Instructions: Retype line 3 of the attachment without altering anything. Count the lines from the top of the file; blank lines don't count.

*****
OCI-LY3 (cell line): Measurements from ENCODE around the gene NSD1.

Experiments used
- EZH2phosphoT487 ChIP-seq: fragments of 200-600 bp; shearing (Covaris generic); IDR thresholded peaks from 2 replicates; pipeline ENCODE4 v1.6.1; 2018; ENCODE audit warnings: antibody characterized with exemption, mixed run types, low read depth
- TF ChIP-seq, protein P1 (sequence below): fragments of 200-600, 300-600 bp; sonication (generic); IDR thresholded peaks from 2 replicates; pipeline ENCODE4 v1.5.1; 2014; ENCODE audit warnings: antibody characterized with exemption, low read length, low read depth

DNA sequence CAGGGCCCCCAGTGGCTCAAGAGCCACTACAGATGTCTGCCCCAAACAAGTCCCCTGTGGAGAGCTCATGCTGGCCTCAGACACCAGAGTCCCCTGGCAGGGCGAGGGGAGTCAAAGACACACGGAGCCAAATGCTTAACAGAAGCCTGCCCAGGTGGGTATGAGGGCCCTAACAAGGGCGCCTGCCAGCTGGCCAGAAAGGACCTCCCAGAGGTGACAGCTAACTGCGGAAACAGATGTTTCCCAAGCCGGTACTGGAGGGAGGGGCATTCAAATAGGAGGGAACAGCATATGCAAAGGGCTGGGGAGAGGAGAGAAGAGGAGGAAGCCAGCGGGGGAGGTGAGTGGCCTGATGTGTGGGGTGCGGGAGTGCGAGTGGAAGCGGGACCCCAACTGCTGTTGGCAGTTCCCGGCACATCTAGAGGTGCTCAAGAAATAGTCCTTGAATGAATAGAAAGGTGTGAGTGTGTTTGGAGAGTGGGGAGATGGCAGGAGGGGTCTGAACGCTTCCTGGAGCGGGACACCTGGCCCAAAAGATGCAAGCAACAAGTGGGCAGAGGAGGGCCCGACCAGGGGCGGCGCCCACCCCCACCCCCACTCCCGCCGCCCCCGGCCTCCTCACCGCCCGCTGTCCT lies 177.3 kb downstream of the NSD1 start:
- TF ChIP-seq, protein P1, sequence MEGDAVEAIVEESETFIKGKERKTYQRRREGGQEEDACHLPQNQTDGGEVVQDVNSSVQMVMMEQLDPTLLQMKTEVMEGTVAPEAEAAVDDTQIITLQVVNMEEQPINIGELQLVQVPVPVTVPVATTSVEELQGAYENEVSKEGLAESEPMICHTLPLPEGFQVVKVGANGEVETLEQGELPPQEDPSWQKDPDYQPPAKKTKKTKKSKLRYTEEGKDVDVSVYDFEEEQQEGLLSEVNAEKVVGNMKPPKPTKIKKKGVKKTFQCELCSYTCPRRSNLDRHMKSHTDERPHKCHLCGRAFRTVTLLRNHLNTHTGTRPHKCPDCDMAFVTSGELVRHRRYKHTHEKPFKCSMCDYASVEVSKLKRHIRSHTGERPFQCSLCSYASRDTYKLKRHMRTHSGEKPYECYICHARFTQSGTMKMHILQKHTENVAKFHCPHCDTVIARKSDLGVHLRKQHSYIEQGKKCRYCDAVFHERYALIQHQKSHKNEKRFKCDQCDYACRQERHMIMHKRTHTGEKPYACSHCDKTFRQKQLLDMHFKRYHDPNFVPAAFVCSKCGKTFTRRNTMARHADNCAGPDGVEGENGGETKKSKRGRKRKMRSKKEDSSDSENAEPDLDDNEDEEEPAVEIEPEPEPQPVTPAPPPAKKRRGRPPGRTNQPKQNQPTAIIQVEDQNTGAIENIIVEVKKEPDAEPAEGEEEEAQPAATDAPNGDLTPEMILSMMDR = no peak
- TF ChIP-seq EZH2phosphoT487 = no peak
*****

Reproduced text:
- EZH2phosphoT487 ChIP-seq: fragments of 200-600 bp; shearing (Covaris generic); IDR thresholded peaks from 2 replicates; pipeline ENCODE4 v1.6.1; 2018; ENCODE audit warnings: antibody characterized with exemption, mixed run types, low read depth